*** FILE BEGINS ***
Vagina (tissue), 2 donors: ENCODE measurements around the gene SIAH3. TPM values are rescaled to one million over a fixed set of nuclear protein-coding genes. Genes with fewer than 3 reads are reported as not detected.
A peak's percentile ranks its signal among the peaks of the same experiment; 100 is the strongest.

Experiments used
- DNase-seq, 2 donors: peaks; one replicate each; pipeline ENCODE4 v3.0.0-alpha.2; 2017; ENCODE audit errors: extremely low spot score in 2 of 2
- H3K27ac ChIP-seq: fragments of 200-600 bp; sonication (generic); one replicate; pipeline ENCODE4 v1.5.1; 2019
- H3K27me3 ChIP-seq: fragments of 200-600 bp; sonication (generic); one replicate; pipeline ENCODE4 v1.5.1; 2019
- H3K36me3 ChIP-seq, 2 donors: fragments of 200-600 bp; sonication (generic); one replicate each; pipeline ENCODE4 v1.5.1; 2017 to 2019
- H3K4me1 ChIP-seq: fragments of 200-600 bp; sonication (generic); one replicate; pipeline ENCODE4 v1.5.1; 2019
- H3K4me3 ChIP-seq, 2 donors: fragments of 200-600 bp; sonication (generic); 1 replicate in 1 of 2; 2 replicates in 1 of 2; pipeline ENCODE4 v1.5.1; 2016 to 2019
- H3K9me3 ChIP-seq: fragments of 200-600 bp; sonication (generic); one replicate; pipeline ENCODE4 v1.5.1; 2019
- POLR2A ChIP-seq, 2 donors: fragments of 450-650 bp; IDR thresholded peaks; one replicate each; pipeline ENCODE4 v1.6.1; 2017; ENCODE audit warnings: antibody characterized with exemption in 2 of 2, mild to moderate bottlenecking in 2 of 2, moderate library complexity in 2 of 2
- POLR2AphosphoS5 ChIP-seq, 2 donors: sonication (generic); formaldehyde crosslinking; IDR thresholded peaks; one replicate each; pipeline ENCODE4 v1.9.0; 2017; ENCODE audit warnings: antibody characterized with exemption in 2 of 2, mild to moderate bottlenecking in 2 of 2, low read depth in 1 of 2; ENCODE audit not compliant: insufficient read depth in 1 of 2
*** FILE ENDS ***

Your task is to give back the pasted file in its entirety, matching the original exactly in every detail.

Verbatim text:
Vagina (tissue), 2 donors: ENCODE measurements around the gene SIAH3. TPM values are rescaled to one million over a fixed set of nuclear protein-coding genes. Genes with fewer than 3 reads are reported as not detected.
A peak's percentile ranks its signal among the peaks of the same experiment; 100 is the strongest.

Experiments used
- DNase-seq, 2 donors: peaks; one replicate each; pipeline ENCODE4 v3.0.0-alpha.2; 2017; ENCODE audit errors: extremely low spot score in 2 of 2
- H3K27ac ChIP-seq: fragments of 200-600 bp; sonication (generic); one replicate; pipeline ENCODE4 v1.5.1; 2019
- H3K27me3 ChIP-seq: fragments of 200-600 bp; sonication (generic); one replicate; pipeline ENCODE4 v1.5.1; 2019
- H3K36me3 ChIP-seq, 2 donors: fragments of 200-600 bp; sonication (generic); one replicate each; pipeline ENCODE4 v1.5.1; 2017 to 2019
- H3K4me1 ChIP-seq: fragments of 200-600 bp; sonication (generic); one replicate; pipeline ENCODE4 v1.5.1; 2019
- H3K4me3 ChIP-seq, 2 donors: fragments of 200-600 bp; sonication (generic); 1 replicate in 1 of 2; 2 replicates in 1 of 2; pipeline ENCODE4 v1.5.1; 2016 to 2019
- H3K9me3 ChIP-seq: fragments of 200-600 bp; sonication (generic); one replicate; pipeline ENCODE4 v1.5.1; 2019
- POLR2A ChIP-seq, 2 donors: fragments of 450-650 bp; IDR thresholded peaks; one replicate each; pipeline ENCODE4 v1.6.1; 2017; ENCODE audit warnings: antibody characterized with exemption in 2 of 2, mild to moderate bottlenecking in 2 of 2, moderate library complexity in 2 of 2
- POLR2AphosphoS5 ChIP-seq, 2 donors: sonication (generic); formaldehyde crosslinking; IDR thresholded peaks; one replicate each; pipeline ENCODE4 v1.9.0; 2017; ENCODE audit warnings: antibody characterized with exemption in 2 of 2, mild to moderate bottlenecking in 2 of 2, low read depth in 1 of 2; ENCODE audit not compliant: insufficient read depth in 1 of 2